Review: DRAG ME TO HELL

An archive review from The Gingold Files.

By Michael Gingold · May 27, 2019, 2:07 PM EDT
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DRAG ME TO HELL (2009)

Editor's Note: This was originally published for FANGORIA on May 27, 2009, and we're proud to share it as part of The Gingold Files.

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The advertising pitch on Drag Me to Hell is that it marks Sam Raimi’s return to “pure horror,” but anyone familiar with the director’s work knows that he was never really there to begin with. Even passages of his very first Evil Dead were informed as much by the Three Stooges as by George A. Romero, and his approach to the tenets of screen fear have only become more playful with time. So his latest is not the ultimate experience in grueling terror that some might be expecting or hoping for—but it is a Hell of a lot of fun.

You can see a bit of the Stooges here in several moments of cranial abuse with assorted found objects, and one key sequence is so Evil Dead II that it only lacks someone screeching, “I’ll swallow your soul!” In fact, Raimi gleefully mixes influences from throughout horror history, juxtaposing shadow-on-the-wall creepiness of the type dating back to the original Nosferatu with up-to-the-minute gross-outs that assure this PG-13 release will still satisfy his staunchest devotees. The director’s old motto of “The gore the merrier” may not be strictly followed, but “Slime’s no crime” is very much in evidence.

The bulk of that effluvia is spewed from the mouth etc. of Mrs. Ganush (Lorna Raver), an elderly gypsy woman who puts a whammy on bank worker Christine Brown (Alison Lohman) after Christine denies her a third extension on her mortgage payment. Christine’s been trying to impress her pitiless boss, Jim Jacks (played by David Paymer and evidently named after Raimi’s A Simple Plan and The Gift producer, for reasons that will probably have to wait for the audio commentary), by showing that she can harden her heart and make the tough decisions too, but this one turns out to be tougher than she thought. After a subsequent encounter with Mrs. Ganush in a parking garage that requires her to make inappropriate use of a stapler, Christine learns that she has been cursed, and is fated to experience horrible apparitions and violent assaults for three days before being conveyed to the hot place.

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The setup thus set up, Raimi (who scripted with his brother Ivan) uses it as a jumping-off point to subject his heroine to all sorts of torment, with tongue firmly in cheek when it’s not slobbering all over poor Christine. Her fiancé Clay (Justin Long) tries to be supportive but doesn’t quite believe and isn’t much help, so she seeks assistance from fortune teller Rham Jas (Dileep Rao), who might be able to assist her as long as she’s got the cash. Neither a helpless damsel in distress nor an exaggerated tough chick, Christine, as played very well by Lohman, is a sympathetic heroine and viewer surrogate, a vessel for anyone’s worries about worst-case scenarios after slighting the wrong stranger. (The fact that the movie’s instigating incident is well-timed to the current housing crisis seems more like a happy accident.)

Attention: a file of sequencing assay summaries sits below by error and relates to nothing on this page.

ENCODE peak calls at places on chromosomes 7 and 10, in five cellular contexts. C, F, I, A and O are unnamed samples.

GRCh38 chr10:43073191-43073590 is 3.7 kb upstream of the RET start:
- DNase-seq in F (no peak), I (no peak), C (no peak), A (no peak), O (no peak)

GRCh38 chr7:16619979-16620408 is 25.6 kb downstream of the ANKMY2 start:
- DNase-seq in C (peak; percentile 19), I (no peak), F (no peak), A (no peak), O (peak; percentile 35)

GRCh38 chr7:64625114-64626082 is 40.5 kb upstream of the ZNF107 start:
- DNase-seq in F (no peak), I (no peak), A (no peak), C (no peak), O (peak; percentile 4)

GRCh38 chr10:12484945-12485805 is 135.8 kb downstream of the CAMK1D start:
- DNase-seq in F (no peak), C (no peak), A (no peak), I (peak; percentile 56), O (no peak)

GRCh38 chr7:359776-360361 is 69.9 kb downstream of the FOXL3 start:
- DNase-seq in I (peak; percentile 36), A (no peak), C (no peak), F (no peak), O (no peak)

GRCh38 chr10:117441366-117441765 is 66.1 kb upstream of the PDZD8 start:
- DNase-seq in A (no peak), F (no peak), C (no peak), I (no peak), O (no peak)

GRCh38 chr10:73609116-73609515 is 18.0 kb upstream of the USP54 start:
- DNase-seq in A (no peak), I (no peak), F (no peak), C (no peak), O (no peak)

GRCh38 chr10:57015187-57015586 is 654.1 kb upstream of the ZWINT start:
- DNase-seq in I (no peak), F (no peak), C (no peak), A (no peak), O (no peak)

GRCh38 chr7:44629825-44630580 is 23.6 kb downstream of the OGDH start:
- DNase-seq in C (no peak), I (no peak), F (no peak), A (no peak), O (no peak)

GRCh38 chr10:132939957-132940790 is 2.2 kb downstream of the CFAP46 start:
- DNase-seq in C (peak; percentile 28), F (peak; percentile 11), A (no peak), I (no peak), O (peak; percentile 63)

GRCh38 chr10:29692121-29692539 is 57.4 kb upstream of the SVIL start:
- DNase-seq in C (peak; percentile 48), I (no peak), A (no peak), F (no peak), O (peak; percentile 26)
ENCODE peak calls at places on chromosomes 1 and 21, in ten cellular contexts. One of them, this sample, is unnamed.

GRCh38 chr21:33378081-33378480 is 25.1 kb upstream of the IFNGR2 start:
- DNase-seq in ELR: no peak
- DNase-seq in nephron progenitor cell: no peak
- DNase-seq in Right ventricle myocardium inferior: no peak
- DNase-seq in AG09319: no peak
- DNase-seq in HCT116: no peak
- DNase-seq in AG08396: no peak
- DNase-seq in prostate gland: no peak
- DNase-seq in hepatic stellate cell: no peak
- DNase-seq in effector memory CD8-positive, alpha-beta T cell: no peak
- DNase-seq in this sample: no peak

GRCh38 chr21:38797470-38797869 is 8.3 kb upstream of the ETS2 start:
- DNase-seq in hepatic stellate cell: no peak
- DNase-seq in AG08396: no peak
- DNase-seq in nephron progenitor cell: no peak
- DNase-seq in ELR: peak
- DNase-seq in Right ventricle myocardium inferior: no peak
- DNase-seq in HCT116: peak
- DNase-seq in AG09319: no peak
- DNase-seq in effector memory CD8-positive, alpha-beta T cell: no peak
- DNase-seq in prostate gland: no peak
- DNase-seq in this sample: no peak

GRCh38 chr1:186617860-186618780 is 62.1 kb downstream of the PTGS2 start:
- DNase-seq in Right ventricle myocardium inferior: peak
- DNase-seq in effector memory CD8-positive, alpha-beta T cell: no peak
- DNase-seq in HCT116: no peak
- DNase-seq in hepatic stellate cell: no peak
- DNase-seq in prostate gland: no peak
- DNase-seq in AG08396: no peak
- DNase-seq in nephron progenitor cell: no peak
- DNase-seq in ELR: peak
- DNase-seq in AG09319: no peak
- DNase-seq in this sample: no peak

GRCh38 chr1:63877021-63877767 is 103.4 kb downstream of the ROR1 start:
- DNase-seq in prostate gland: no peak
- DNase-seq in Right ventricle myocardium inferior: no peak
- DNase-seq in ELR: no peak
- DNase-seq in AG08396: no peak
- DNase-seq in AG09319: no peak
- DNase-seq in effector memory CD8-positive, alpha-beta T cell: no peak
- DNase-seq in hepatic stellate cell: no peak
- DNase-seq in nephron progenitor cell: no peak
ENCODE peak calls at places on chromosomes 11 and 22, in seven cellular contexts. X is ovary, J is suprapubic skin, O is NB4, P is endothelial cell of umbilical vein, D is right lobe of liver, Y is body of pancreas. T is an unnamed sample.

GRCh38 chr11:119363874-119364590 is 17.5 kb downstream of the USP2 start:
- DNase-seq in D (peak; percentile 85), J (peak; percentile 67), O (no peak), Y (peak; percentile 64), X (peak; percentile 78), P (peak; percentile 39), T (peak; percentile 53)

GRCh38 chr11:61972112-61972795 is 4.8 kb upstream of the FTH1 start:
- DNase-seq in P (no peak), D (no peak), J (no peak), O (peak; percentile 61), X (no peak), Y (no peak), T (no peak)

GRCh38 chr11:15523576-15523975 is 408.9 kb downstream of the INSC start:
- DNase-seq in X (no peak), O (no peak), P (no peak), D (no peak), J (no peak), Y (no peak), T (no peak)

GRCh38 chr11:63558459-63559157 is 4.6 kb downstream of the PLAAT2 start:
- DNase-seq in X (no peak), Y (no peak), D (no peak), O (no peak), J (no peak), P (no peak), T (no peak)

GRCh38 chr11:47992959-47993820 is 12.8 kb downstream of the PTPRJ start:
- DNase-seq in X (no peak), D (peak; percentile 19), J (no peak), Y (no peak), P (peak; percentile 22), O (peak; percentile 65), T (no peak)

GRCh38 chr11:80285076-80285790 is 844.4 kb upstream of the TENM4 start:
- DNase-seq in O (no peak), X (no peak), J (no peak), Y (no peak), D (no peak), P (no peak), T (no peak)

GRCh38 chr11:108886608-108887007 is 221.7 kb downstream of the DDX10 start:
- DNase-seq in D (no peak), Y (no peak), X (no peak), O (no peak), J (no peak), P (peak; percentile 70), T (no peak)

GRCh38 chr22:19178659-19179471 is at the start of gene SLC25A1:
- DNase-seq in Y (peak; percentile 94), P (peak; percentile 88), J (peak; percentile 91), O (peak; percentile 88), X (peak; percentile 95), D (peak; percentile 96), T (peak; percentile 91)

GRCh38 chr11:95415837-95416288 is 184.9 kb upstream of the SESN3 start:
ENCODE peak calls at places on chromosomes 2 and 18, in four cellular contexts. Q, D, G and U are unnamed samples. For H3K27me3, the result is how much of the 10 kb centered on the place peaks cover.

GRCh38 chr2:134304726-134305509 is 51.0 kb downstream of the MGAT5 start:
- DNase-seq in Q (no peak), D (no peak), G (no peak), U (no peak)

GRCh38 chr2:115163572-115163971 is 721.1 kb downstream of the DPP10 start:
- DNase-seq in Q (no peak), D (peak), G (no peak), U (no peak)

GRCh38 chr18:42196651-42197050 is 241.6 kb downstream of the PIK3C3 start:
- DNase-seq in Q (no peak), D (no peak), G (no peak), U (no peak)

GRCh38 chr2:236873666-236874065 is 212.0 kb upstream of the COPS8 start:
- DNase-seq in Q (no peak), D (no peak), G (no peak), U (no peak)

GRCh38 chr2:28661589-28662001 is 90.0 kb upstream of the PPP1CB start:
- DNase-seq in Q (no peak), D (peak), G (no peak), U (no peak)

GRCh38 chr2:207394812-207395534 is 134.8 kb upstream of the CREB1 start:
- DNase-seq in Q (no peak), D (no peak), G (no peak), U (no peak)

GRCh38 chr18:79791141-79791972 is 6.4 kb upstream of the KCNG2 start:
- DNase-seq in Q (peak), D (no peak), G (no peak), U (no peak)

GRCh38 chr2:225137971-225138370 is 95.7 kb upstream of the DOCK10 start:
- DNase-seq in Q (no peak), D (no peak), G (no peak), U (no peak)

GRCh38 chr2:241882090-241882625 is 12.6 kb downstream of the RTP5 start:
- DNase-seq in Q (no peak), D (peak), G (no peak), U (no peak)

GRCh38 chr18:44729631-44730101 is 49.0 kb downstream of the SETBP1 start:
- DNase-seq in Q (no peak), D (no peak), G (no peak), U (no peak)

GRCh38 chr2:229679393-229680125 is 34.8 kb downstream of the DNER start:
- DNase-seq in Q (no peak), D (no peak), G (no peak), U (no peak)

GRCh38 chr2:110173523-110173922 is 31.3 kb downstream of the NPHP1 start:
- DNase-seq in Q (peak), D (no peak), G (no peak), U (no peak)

Of course, it’s unlikely that much of what transpires in Drag Me to Hell could happen in the real world, but Raimi sets up a heightened tone and environment where each new, frightening development seems to proceed naturally from what has come before. And he has his finger right on the pulse of audience expectations, knowing that all he has to do is offer a glimpse of Christine’s adorable little kitten, or send her to her first dinner with Clay and his parents, to get them giggling in anticipation of what’s coming next. There are sneaky reversals of those expectations scattered throughout, though one of the most significant is fairly easy to spot in advance. Horror movies have been endlessly compared to rollercoasters, but this one is more like a funhouse, with nasty things popping out at regular intervals, some of which make you jump and catch your breath, some of which make you jump and then laugh at having jumped, and some of which just make you laugh.

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At no point, however, does Raimi have fun at the genre’s expense; he clearly respects its rules as much as he likes tweaking them. The result is a movie that can be enjoyed by both his die-hard fans and the date-night crowd, done up with a professionalism that doesn’t cross the line into overslickness. Reteaming with cinematographer Peter Deming for the first time since Evil Dead II, Raimi keeps his camera mobile without the shots calling attention to themselves, and composer Christopher Young, a frequent collaborator with the director and his Ghost House Pictures fright factory, delivers a properly eerie/bombastic score. Also logging their latest in a long line of Raimi assignments are the KNB EFX boys, whose prosthetic gags are first-rate (making up for some frankly cheesy digital FX); particularly effective is their uglification of Raver, who tears into her villainess role with relish. There’s no Bruce Campbell bit this time, but fans will enjoy the fact that Mrs. Ganush drives Raimi’s well-worn Oldsmobile, and sharp-eared ones will note a vocal cameo by the director’s brother Ted.

Watching Drag Me to Hell, it’s hard to believe that it has been over a decade and a half since Raimi last trod this territory in Army of Darkness. It possesses the spirit one expects from a precocious up-and-comer eagerly taking advantage of his first studio budget, not a seasoned filmmaker who (gasp!) turns 50 this year. May he stay forever young, and may he not take so long to make his next visit to horror territory.